OFFICIALS of the Trade and Industry Ministry encouraged local business people on Thursday to continue to explore potential investment opportunities in the United Kingdom. They did so during a virtual awareness session hosted by the ministry on the Cariforum-UK Economic Partnership Agreement (EPA) for exporters in the manufacturing and services sectors.
Trinidad and Tobago signed the EPA between Cariforum and the UK in April 2019. The legislation to give effect to the EPA domestically was proclaimed by the President Paula-Mae Weekes on March 31. Cariforum comprises all 14 Caricom member states and the Dominican Republic.
Ministry director (trade facilitation) Susan Singh Seerattan said the EPA governs UK-Cariforum relations, since the UK decided to leave the European Union in January 2020.
Ministry trade analyst Akil Yearwood said the EPA "is not just a trade agreement." Yearwood explained the EPA allows for collaboration between Cariforum investors and their UK counterparts to build a wide range of competencies which are important to their respective businesses.
Speaking in the House of Representatives on March 24, Trade and Industry Minister Paula Gopee-Scoon highlighted some of the opportunities which local business people could explore through the Cariforum-UK EPA.
Gopee-Scoon explained that both the Cariforum-EU and Cariform-UK EPAs give TT "a predictable and permanent arrangement for both the export of primary and manufactured goods and services."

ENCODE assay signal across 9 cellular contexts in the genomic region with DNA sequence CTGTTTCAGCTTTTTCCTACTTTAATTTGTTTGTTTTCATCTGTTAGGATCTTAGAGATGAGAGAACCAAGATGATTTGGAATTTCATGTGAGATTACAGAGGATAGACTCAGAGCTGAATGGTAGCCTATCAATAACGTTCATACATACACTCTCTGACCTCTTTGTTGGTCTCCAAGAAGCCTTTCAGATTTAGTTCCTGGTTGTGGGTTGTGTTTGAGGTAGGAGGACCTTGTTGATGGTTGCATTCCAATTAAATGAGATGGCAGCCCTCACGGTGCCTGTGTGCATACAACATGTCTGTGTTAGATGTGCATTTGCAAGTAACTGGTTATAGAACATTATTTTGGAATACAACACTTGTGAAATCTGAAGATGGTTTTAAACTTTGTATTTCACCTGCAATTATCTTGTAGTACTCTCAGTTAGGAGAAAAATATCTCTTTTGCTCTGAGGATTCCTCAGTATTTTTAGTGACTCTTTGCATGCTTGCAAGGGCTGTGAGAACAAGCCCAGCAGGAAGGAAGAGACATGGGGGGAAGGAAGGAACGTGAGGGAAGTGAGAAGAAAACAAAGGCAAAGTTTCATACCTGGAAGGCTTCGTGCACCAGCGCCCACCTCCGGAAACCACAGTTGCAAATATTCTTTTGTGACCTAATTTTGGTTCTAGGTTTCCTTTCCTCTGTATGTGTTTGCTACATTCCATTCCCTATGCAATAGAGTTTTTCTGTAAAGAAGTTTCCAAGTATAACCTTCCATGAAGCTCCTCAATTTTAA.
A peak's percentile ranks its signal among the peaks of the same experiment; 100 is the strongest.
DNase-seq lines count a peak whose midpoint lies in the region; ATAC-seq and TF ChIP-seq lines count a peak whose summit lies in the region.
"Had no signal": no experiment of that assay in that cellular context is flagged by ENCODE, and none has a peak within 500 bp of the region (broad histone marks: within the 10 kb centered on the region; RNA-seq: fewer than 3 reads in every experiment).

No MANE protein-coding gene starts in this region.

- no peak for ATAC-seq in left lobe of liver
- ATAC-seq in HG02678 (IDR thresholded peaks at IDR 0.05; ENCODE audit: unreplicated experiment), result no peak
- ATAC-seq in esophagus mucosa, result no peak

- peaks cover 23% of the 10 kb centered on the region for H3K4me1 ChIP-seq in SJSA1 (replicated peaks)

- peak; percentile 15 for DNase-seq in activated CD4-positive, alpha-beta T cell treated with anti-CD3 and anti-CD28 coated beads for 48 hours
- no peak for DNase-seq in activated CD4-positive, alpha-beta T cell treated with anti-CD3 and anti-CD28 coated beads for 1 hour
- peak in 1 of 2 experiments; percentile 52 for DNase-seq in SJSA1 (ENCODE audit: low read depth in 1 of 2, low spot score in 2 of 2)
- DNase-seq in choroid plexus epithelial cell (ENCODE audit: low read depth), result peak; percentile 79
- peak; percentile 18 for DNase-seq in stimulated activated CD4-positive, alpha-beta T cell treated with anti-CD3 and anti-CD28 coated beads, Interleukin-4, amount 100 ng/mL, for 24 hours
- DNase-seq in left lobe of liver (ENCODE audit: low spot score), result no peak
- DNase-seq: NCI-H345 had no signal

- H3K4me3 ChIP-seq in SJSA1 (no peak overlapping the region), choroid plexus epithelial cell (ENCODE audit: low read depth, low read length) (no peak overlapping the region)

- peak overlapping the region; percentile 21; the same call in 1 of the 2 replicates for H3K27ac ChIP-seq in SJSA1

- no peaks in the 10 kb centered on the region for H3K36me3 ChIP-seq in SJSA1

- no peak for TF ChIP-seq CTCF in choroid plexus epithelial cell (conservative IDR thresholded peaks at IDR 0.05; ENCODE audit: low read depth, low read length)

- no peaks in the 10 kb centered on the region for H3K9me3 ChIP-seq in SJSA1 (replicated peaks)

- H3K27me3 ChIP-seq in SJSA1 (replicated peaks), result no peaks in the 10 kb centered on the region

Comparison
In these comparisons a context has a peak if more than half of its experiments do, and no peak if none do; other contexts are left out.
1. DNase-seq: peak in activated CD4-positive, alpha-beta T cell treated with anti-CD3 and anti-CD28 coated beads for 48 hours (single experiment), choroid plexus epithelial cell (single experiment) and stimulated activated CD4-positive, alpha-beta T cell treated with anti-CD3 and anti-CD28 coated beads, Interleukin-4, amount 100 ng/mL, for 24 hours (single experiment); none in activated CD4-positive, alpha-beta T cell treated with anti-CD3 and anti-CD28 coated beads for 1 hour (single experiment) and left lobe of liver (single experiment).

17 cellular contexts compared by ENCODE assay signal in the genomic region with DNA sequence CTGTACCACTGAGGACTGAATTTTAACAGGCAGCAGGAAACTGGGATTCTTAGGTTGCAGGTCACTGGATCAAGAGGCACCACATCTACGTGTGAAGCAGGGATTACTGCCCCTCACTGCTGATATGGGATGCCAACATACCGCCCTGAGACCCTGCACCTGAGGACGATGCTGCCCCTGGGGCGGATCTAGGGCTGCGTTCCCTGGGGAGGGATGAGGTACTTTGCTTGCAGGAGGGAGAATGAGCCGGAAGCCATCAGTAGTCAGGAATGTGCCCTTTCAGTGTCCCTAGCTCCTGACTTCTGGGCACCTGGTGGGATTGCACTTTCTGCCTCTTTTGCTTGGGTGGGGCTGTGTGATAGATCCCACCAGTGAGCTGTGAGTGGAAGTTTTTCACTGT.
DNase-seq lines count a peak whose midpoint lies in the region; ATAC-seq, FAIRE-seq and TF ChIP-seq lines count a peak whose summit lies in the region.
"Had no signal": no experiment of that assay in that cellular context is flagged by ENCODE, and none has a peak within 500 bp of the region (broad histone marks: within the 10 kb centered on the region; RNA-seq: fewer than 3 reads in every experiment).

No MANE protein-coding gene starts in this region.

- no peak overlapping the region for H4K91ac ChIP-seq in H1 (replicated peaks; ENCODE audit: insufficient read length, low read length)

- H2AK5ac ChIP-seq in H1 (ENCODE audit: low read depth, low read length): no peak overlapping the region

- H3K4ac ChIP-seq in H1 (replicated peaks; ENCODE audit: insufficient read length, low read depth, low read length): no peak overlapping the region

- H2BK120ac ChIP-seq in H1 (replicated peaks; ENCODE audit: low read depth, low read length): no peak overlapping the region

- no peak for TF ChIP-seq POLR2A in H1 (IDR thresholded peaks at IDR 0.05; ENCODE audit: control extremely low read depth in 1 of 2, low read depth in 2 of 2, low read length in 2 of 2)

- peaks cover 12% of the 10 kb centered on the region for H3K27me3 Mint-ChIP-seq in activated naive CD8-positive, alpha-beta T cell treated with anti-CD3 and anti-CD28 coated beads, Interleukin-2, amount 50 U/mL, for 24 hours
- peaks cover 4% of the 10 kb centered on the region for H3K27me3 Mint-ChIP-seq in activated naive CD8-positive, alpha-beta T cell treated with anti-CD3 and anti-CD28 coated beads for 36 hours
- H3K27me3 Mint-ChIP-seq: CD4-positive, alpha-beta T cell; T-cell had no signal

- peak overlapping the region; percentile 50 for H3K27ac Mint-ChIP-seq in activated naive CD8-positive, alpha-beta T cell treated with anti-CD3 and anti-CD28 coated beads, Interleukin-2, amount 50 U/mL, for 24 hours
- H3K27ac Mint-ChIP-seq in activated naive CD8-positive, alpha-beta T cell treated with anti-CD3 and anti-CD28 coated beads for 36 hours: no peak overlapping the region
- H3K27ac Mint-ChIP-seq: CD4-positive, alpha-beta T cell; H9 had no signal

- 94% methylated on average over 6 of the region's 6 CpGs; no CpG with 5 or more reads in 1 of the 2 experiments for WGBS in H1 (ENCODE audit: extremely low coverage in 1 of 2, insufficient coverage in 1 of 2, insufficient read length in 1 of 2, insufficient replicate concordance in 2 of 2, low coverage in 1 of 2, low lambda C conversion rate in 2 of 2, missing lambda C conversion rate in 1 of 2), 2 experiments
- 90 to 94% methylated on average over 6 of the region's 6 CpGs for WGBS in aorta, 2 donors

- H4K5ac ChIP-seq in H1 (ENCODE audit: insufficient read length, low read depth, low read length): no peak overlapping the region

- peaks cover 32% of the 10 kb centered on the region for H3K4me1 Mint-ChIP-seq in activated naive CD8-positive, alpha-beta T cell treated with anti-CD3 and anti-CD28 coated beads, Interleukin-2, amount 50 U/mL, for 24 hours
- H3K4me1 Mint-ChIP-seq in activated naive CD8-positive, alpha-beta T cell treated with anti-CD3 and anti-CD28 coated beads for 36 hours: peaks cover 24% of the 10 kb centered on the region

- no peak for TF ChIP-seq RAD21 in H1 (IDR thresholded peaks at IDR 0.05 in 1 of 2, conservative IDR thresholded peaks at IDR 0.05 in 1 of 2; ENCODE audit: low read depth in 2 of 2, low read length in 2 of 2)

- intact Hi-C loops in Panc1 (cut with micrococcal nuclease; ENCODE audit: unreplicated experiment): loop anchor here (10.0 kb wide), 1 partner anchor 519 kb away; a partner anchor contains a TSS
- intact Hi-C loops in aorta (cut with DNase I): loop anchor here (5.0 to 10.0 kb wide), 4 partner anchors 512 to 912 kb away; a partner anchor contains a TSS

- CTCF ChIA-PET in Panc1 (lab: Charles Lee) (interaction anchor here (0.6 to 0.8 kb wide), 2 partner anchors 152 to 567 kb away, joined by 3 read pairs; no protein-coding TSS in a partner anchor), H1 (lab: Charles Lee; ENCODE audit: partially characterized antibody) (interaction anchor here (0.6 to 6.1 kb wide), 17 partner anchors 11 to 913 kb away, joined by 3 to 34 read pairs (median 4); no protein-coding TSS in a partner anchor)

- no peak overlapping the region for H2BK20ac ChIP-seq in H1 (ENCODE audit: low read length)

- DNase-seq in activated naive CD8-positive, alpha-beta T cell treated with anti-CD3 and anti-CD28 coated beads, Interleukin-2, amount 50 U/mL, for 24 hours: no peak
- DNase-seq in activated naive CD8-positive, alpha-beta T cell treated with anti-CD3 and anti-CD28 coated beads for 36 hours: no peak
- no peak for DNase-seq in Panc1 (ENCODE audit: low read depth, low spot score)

TT signed on to the Cariforum-EU agreement in 2008. She added that both agreement allow the import of much needed goods like pharmaceuticals.
"TT, as part of Cariforum, is now guaranteed duty-free, quota-free access for all of its exports into the UK with the exception of things like arms and ammunition."
Gopee-Scoon added that UK products entering Cariforum states, including TT, will be subject to "either immediate duty free access or a phased reduction of duties over time."
Under both EPAs, Gopee-Scoon said, sensitive food sectors in Cariforum (such as frozen animal meats, fish fillets, shrimp, lobster, milk and creams, butter, cheese, honey, cabbage lettuce, peas, cassava, grapefruit, watermelon, paw paw and rice) are protected.
Gopee-Scoon said TT exports to the UK increased from 2015 to 2017. While exports to the UK declined in 2018 and 2019, Gopee-Scoon said there were signs of recovery last year. While methanol was TT's highest export to the UK from 2015 to 2019, Gopee-Scoon said it was replaced last year by LNG. She added that local non-energy products such as aromatic bitters, paints, curry, beer, shandy, rum, chocolates and cereals, do very well in the UK.
The legislation, Gopee-Scoon continued, also benefits local professionals such as veterinarians, doctors, urban planners, dentists, chefs and engineers who want to work in the UK for periods not exceeding six months.